“Berlin’s Startup Hub Wants to Prove It’s More than Just a Scene,” Adam Satariano and Stefan Nicola, Bloomberg Businessweek
The Factory would feel pretty much like any big Silicon Valley headquarters, if you couldn’t see the death strip. In the 19th century, this 130,000-square-foot Berlin warehouse held a brewery. In the 20th, it was an air raid shelter, then rested in the shadow of the Berlin Wall. East German watchtower guards gunned down people trying to scramble across the border. (Hence the term “death strip.”) Today the retrofitted space is home to dozens of tech companies, including Uber and Twitter, and is the headquarters of the music streaming service SoundCloud.
Inside, the Factory is packed with all the perks of a Silicon Valley campus: nap rooms, scooters, 3D printing stations. Headphone-wearing millennials hunch over MacBooks or mill around a lounge where guitars hang from the wall near books with titles such as The Lean Startup and The Startup Game. Conference rooms are named for the regulars at Andy Warhol’s Factory. There are 700 people here; in addition to the full-time employees, a lot of individual tech workers pay €50 ($55) a month for access to a common work area.
“It’s a social club for startups,” says Factory co-founder Lukas Kampfmann, 30, wearing a T-shirt bearing the names Steve (as in Jobs), Elon (Musk), Bill (Gates), and Mark (Zuckerberg), printed in the font Helvetica like the familiar Beatles shirt. On the roof of the warehouse, with a clear view of the former death strip, Kampfmann says his community’s emulation of Silicon Valley isn’t an accident. “We admire American movies, culture, fashion, music,” he says, and this is the logical next step.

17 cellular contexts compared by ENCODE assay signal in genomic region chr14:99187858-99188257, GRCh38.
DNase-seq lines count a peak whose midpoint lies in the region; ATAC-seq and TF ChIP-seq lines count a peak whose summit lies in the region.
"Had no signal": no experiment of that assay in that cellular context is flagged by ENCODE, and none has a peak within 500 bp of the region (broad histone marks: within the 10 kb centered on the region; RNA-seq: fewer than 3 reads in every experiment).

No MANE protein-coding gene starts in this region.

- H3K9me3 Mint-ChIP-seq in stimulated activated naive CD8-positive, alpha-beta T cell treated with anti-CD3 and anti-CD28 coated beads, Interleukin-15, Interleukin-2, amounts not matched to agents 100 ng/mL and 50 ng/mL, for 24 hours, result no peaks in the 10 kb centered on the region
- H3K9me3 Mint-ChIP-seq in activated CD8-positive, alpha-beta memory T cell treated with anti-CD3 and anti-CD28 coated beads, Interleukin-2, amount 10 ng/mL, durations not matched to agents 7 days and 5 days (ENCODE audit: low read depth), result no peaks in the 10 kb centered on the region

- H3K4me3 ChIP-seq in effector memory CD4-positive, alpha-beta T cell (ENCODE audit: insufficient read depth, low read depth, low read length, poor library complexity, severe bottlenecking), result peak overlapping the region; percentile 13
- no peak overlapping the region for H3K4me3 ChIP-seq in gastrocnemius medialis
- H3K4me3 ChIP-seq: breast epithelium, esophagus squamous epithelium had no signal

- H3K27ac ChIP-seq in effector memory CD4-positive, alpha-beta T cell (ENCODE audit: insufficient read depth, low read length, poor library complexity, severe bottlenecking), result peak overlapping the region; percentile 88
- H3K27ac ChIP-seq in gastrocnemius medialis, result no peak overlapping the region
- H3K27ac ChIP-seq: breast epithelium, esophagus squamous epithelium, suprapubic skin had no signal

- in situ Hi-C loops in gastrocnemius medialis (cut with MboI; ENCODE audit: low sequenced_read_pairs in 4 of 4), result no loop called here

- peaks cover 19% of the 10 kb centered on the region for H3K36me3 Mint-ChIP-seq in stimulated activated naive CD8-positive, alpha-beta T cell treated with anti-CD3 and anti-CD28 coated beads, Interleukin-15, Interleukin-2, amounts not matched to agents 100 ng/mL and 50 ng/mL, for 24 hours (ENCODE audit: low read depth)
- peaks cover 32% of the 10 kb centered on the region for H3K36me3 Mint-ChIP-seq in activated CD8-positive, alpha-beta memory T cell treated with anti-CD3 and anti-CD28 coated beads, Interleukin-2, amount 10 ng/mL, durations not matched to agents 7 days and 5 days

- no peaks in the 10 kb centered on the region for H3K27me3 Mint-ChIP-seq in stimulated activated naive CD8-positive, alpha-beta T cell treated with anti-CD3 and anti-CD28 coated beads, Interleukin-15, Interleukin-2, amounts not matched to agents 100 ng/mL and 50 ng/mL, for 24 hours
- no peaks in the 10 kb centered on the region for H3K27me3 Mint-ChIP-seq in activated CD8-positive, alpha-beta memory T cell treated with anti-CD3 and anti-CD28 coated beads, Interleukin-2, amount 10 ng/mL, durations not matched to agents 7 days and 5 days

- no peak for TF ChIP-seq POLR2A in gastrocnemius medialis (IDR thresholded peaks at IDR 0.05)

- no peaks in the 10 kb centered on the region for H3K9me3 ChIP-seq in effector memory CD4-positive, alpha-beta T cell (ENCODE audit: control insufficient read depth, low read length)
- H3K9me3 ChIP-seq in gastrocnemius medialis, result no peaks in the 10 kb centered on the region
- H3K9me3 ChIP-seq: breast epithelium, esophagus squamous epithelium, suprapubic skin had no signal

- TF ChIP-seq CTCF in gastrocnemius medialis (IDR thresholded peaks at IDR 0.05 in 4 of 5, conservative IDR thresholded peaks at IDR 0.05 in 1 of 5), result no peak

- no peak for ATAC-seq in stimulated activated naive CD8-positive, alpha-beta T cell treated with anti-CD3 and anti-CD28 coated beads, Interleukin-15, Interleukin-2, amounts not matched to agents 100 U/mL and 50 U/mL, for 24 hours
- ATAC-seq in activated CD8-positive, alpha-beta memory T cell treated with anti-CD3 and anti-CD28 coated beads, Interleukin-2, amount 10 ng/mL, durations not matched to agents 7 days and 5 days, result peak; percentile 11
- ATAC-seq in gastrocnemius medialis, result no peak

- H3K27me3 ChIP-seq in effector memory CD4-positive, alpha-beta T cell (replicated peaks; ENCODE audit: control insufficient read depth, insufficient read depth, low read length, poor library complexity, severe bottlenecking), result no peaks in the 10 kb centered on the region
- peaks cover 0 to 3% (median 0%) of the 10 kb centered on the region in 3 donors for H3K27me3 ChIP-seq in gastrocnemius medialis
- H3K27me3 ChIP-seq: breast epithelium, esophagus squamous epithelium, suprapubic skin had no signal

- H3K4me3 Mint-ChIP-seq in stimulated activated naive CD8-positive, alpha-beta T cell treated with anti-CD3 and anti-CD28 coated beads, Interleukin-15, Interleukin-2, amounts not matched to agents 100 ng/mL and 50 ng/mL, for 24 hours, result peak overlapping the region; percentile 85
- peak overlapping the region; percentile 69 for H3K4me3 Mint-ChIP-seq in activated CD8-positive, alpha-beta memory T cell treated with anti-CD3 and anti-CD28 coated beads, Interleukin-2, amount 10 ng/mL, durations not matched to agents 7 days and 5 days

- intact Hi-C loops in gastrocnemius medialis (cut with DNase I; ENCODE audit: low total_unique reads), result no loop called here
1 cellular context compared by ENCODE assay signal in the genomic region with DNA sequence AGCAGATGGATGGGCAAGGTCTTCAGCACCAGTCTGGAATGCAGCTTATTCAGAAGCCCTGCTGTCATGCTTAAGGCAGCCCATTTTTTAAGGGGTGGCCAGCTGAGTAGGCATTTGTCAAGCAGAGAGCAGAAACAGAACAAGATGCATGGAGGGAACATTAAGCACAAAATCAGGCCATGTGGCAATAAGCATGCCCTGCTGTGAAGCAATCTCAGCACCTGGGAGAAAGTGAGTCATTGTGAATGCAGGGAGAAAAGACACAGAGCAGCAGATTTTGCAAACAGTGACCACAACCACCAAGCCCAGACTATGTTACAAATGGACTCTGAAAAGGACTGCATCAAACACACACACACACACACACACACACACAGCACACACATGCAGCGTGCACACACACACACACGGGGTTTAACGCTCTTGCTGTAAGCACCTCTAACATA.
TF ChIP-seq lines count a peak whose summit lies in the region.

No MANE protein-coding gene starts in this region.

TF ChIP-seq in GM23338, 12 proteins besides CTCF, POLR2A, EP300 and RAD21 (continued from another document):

“In Phoenix, an Ambitious Plan Aims to Cover 25% of the Metropolis with Tree Shade,” WIlliam Yardley, Los Angeles Times
This Southwest capital presents a distinctive postcard: brutal heat, desert peaks, sprawling subdivisions and endless asphalt.
Richard Adkins wants to add another image: trees.
“I've heard most of the jokes and I can deal with them—‘Phoenix, really, you have trees? I thought you had cacti,’” said Adkins, the city’s forestry supervisor. “But we do have trees here.”
There may be many more in the years to come.
“The Rise of the Bourgeois Paradise,” Meghan Daum, Byliner